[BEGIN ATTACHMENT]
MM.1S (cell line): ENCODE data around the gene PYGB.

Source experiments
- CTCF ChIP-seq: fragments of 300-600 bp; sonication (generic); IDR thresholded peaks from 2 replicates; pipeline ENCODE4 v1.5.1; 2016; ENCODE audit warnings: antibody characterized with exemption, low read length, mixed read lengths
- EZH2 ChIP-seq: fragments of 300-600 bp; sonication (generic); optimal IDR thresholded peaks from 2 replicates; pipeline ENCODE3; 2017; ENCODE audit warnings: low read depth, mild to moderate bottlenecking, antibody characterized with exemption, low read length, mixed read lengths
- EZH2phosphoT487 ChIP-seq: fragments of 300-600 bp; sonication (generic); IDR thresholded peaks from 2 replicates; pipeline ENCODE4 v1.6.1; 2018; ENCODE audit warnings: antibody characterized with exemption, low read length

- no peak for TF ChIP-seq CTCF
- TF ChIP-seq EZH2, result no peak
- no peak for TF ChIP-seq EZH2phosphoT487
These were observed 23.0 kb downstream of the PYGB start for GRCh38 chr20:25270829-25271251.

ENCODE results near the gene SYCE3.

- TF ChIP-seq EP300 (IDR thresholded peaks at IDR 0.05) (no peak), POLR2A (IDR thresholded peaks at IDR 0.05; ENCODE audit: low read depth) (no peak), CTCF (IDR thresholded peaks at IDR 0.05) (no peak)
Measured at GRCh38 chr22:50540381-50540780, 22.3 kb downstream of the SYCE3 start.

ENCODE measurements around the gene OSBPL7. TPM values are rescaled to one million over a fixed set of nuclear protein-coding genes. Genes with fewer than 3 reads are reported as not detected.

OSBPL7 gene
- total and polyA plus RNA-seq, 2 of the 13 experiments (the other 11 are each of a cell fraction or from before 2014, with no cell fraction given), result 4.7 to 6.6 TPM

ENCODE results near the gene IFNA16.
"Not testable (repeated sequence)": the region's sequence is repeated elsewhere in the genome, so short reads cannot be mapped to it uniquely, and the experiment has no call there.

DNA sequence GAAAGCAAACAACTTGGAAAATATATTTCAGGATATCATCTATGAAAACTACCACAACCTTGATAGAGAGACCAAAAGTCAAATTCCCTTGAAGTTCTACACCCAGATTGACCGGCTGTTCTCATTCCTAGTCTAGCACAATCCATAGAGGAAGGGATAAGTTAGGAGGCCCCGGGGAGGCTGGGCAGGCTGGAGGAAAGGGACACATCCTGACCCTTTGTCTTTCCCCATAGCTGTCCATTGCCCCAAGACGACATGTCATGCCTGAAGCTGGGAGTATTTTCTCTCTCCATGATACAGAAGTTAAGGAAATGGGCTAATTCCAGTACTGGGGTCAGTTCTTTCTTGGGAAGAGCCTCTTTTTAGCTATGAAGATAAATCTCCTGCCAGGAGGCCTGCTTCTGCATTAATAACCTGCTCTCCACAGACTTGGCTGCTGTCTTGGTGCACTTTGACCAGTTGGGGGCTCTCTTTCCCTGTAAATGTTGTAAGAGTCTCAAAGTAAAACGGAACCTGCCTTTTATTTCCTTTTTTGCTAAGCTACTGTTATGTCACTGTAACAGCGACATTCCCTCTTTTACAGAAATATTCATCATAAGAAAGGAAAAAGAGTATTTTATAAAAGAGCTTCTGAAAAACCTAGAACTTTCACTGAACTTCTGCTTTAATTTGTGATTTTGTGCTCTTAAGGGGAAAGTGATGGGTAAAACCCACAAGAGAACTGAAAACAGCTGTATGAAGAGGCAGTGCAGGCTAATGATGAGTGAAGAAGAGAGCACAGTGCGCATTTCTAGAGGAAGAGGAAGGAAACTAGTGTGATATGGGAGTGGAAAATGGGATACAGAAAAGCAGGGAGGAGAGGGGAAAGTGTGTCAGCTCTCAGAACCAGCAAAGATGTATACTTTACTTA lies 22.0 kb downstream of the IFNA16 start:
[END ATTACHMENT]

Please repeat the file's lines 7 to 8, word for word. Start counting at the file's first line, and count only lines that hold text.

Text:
- TF ChIP-seq EZH2, result no peak
- no peak for TF ChIP-seq EZH2phosphoT487